December 4, 2004

Hard to Believe

from Grand Text Auto
by @ 3:23 am

Robin Hunicke attended last week’s Game Tech industry seminar, I assume circumventing the $2450 registration fee :-). The gathering was comprised of a Creating Believable Characters Seminar and a Game Tech Leadership Summit. She wrote up a great three part summary of the event. (Update: Make that five!)

Robin reports that the believable characters seminar was pretty much limited to (impressive) animation techniques; the presentations went little into AI and behavior, because there’s little tangible work to talk about there.

…about AI and believablity, it’s clear that they tried to find a good speaker or two – and just couldn�t. It�s not that people aren�t trying some simple things… or even that they aren�t attending the conference. For example – Checker (at Maxis) and Jay (at Valve) had a long debate during a break on Day Three about whether the industry is ‘doomed’ because for all our realism, characters are still empty husks. So clearly, it�s being discussed. But results are limited, work is slow, and not a lot of people are stepping up to say what they think will take us in the right direction. That worries me.

Um, hello… (pdf GDC04 powerpoint GDC04 video)

But, okay, generally speaking, Robin is right — no group has yet built a working demonstration, let alone entertainment experience, with a broadly capable, non-shallow believable interactive animated character.

December 3, 2004

Emergent Behaviorists

from Grand Text Auto
by @ 7:44 pm

A recent Gamasutra article reminds me that there’s actually quite a few small, under-the-radar startups or commercial groups out there that you may have never heard of, who are attempting to tackle interactive character and/or story in some form or fashion. Some groups are new, some have been around for a while; some are just one or two people, some have reasonably large teams of people (i.e, more than 2). Some have external funding, some are self-funded, some have no funding, or have already used it up; some are building polished products or freeware, some are building tools and technology. They’re all worth keeping tabs on.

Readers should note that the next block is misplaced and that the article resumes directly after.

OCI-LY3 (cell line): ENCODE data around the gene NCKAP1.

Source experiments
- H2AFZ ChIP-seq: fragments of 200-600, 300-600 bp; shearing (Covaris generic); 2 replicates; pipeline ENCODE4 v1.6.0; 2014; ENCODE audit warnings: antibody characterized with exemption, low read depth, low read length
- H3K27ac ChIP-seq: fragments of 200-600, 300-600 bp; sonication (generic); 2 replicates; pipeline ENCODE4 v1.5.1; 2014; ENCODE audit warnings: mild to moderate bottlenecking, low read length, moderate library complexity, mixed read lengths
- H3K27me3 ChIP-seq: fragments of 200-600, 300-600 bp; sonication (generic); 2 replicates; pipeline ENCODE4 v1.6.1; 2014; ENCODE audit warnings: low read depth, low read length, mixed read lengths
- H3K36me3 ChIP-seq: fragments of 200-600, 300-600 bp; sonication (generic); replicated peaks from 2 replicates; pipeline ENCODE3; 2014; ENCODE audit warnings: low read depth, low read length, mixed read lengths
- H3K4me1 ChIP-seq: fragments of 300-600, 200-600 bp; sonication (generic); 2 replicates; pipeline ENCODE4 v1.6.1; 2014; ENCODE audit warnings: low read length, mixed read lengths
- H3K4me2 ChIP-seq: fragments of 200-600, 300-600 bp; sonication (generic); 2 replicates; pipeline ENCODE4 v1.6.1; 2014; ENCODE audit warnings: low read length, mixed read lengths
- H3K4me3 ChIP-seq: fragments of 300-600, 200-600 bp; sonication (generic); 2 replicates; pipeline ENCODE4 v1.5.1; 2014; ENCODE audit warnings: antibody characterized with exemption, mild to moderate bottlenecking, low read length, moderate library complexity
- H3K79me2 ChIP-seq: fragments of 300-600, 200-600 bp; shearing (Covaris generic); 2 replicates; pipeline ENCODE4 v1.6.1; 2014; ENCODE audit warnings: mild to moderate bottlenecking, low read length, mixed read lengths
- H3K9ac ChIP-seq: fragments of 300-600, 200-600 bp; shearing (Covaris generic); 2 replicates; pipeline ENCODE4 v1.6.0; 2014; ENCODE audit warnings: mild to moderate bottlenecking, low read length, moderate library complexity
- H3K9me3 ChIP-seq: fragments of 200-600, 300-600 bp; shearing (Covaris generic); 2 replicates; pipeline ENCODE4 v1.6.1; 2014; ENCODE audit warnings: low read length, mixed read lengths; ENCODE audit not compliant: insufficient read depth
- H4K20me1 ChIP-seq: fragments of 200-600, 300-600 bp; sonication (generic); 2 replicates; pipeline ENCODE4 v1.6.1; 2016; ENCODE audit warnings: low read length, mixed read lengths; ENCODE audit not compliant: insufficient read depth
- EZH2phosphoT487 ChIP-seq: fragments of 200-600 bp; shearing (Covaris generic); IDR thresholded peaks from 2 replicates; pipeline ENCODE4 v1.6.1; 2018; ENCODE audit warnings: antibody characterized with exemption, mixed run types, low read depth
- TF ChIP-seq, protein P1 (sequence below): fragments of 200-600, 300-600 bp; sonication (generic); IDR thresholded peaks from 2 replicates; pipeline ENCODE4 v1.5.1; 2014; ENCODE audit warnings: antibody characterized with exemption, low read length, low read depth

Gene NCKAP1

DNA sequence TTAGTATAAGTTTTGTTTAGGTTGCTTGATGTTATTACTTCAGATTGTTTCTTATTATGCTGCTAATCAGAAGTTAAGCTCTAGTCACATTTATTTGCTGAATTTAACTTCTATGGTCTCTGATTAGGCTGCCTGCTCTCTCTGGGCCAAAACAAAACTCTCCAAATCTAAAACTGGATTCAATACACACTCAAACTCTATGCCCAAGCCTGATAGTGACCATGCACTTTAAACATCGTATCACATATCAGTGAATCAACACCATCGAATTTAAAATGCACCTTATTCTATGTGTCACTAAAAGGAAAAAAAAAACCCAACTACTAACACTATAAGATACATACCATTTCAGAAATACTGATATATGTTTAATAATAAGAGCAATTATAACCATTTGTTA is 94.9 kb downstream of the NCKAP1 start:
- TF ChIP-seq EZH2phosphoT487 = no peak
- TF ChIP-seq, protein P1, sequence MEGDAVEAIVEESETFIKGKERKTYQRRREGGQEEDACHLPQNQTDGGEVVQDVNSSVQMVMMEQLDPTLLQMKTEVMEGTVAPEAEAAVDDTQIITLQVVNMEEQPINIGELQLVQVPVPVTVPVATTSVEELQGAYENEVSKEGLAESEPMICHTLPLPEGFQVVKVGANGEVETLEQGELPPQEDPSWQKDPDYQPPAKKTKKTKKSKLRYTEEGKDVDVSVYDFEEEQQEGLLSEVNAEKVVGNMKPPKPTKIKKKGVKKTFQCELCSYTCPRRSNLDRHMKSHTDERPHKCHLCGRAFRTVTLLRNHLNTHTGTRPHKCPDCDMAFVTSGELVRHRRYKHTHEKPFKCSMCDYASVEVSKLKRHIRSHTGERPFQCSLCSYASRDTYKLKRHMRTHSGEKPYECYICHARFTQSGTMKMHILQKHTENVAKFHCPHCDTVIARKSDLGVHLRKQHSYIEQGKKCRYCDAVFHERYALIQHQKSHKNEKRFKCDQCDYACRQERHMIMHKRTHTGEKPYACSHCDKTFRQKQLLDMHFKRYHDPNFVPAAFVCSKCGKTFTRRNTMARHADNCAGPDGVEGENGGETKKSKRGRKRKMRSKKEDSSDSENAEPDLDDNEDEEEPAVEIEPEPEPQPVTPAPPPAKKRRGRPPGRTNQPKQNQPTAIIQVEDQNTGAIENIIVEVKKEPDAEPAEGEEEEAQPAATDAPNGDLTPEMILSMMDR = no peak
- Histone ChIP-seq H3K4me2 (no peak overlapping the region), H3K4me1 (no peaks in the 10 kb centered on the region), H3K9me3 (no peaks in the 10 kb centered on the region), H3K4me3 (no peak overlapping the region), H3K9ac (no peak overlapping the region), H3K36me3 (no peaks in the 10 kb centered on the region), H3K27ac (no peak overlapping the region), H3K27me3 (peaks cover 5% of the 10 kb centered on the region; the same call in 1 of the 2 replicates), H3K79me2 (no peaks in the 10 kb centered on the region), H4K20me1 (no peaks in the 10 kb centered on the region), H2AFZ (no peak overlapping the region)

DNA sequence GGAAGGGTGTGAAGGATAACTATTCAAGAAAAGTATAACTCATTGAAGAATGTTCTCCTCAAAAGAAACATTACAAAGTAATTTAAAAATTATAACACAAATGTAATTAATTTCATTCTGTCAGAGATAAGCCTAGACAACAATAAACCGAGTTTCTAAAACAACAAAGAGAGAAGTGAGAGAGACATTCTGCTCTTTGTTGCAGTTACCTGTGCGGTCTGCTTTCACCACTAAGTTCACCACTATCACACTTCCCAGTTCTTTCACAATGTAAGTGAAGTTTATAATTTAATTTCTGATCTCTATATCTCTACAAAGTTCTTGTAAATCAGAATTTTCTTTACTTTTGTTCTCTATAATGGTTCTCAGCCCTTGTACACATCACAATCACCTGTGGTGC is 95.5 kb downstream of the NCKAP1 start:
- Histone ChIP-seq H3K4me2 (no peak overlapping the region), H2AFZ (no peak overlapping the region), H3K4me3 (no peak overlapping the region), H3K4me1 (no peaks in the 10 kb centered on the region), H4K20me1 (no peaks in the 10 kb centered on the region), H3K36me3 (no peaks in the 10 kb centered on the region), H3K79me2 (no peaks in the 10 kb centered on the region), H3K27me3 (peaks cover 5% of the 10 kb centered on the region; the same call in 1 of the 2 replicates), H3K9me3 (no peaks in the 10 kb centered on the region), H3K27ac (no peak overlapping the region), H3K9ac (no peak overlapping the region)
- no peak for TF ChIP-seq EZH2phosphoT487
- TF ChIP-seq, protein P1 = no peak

December 2, 2004

Thank You

from Grand Text Auto
by @ 12:25 pm

Please visit the exhibition “Thank You”an activist art project conceived by Danish/Australian/U.S. group Wooloo Productions (I’m in it!). It launched yesterday on World AIDS day, December 1st, 2004.
thank you image

Thank You “confronts its audience with the relationship of exchange between Africa and the West. Dealing specifically with issues of exploitation and disease, the project utilizes possibilities afforded by online technology to illustrate the absurdity of today’s co-existing economic reality.”

mary is…

from Grand Text Auto
by @ 11:33 am

mary has been so quiet…. because . . .

In Debugging the Sims, Fiction is Stranger than Truth

from Grand Text Auto
by @ 11:25 am

The Sims 2 now has a patch that fixes a few bugs. If only real life was debuggable like this. Here’s a few highlights:

  • Fixes a problem with Sims’ jobs not functioning properly when 3 or more Sims go to work in a helicopter.
  • Visitors will no longer kidnap a baby or toddler by leaving the lot while carrying them.
  • An adopted baby no longer snaps to the ground when the social worker that delivers it puts it in a crib.
  • A Sim whose fianc dies can now become engaged again.

December 1, 2004

Game Studies Social and Serious

from Grand Text Auto
by @ 12:01 pm

A new issue of Game Studies is online, with articles such as “Social Realism in Gaming”, “Social Dynamics of Online Gaming” and “The Challenge of Serious Videogames”. Also, articles on game music, German gaming, and a review of Rules of Play.


I just got back from Europe (my most recent post was from an AI lab in Zurich) where I attended a great gathering at the University of Siegen organized by Peter Gendolla und Jörgen Schäfer. Titled “Netzliteratur — Umbrüche in der literarischen Kommunikation,” it featured Marie-Laure Ryan, Loss Pequeno Glazier, Roberto Simanowski, and yours truly as the U.S. participants. Others came from Germany, France, Spain, Finland, and Switzerland. (Program PDF.) One of the highlights for me was finally meeting people who I’d corresponded with (like Marie-Laure) or who I’d long heard of (like French participants Philippe Bootz and Jean-Pierre Balpe). Everyone’s papers will be online at Dichtung Digital before long, so I won’t say too much about the presentations here — except to note that Markku Eskelinen’s was based on his excellent Six Problems in Search of a Solution: The challenge of cybertext theory and ludology to literary theory, already online at DD.

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